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For Immediate Release
June 18, 2004
Media Contact:
Kevin Enright 410-576-6357

CONSUMER ALERT: TIPS TO MAKE BUYING FURNITURE A COMFORTABLE EXPERIENCE

Purchases of furniture and mattresses frequently generate consumer complaints: items are not delivered when promised, items are damaged or defective, and the terms of returns and refunds are disputed. In the latest issue of his Consumer’s Edge newsletter, Attorney General J. Joseph Curran, Jr. offers tips to help furniture buyers have a satisfactory experience:

• Pay the smallest deposit acceptable. If you are ordering furniture and paying in full is not required, put only a small deposit down. That way, less of your money is at risk if the store should go out of business. Paying the deposit by credit card also gives you some protection.

• Check out the return policy. Under what circumstances are refunds given, and is the total amount refunded? Refunds may be given in store credit only. Furniture stores often charge a “re-stocking fee” (which can be as much as 20 to 25 percent of the item’s price) for items that are returned due to the consumer’s change of heart. Also, many stores do not take returns of custom-made furniture, as when you order a sofa in a special fabric–so be sure you can live with your choice.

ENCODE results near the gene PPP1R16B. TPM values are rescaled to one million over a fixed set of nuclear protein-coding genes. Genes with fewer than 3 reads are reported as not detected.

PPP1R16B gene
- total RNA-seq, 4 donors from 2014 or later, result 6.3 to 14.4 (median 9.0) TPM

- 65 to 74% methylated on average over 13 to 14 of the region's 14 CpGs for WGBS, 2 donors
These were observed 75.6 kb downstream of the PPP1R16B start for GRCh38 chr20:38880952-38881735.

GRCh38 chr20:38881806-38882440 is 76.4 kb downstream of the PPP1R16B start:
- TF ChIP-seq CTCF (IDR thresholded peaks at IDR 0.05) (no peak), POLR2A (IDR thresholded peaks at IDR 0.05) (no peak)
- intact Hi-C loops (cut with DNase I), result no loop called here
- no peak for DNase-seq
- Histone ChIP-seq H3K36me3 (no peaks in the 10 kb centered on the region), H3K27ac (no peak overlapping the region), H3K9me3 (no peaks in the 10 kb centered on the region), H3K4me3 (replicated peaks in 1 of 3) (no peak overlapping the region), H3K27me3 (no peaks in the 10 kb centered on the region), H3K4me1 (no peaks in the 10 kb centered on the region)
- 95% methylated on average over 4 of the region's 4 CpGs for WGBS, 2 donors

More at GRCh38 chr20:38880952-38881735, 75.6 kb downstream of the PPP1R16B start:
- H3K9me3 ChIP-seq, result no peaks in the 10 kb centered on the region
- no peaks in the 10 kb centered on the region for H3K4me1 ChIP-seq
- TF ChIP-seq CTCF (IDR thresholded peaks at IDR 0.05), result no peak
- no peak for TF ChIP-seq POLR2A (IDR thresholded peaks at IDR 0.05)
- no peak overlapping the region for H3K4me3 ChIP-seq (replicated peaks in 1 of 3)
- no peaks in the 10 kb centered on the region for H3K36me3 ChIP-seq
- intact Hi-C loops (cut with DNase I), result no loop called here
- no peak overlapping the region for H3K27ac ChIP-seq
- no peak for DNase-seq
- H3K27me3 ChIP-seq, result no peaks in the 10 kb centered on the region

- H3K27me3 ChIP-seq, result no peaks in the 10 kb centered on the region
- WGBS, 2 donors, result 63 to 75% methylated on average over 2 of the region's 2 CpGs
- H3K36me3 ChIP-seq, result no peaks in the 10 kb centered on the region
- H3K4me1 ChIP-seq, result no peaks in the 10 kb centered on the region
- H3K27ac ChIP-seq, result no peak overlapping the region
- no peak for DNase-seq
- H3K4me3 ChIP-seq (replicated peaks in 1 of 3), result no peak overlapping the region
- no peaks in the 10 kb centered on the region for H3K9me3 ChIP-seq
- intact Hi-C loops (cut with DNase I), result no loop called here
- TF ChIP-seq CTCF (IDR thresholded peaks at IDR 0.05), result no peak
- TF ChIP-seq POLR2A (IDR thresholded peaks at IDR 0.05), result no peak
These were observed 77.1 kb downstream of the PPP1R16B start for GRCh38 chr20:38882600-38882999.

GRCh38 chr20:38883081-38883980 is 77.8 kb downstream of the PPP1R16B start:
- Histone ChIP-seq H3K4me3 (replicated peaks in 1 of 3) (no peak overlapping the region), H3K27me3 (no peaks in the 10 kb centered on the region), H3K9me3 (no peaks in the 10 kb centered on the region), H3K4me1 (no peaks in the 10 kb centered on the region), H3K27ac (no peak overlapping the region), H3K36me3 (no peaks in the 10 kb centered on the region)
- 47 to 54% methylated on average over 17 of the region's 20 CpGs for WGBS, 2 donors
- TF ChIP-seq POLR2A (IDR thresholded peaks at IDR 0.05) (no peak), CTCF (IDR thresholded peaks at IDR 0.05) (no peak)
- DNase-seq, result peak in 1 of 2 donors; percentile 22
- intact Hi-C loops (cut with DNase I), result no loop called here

• Think about financing offers carefully. “0% financing/no payments for a year” offers are only a good deal if you are certain you will be able to pay off the total amount before the year is up. If you don’t, you are usually charged interest retroactively from the day of the purchase.

• Get an estimated delivery date in writing. Under Maryland law, if a dealer fails to deliver your item within two weeks of the latest estimated delivery date, you have the right to cancel the sale and receive a full refund or a credit equal to your deposit, negotiate a new delivery date, or choose something else to purchase instead of the original item. However, these provisions don’t apply if the delay is caused by the manufacturer. In that case, the dealer must promptly inform you of the delay and give you written notice of a new estimated delivery date.

• When arranging for delivery, ask if there are extra charges for flights of stairs, and if the delivery team will assemble or set up the furniture for you.

• Don’t sign for acceptance of the delivery until you have made sure that all the items are there and you have inspected them. If an item is defective or damaged, you can refuse to accept delivery or accept it but note the damage on the delivery form. Either way, contact the store and ask for a replacement or repair.

• Your furniture may come with a manufacturer’s warranty–for example, the springs and frame of a sofa may be warranted for two years. However, all goods purchased in Maryland are covered by an “implied warranty” that they will perform for a reasonable period. A chair should not fall apart within a month, for example. You can ask the store from which you bought the furniture for a refund or replacement under the implied warranty.

• Floor models and closeout items are often sold on an “as is, all sales final” basis. That means you are accepting the visible condition and any disclosed defects. However, hidden defects are still covered by the implied warranty.

The complete issue of The Consumer’s Edge on furniture buying, and previous issues on consumer topics, can be found at www.oag.state.md.us/consumer/edge115.

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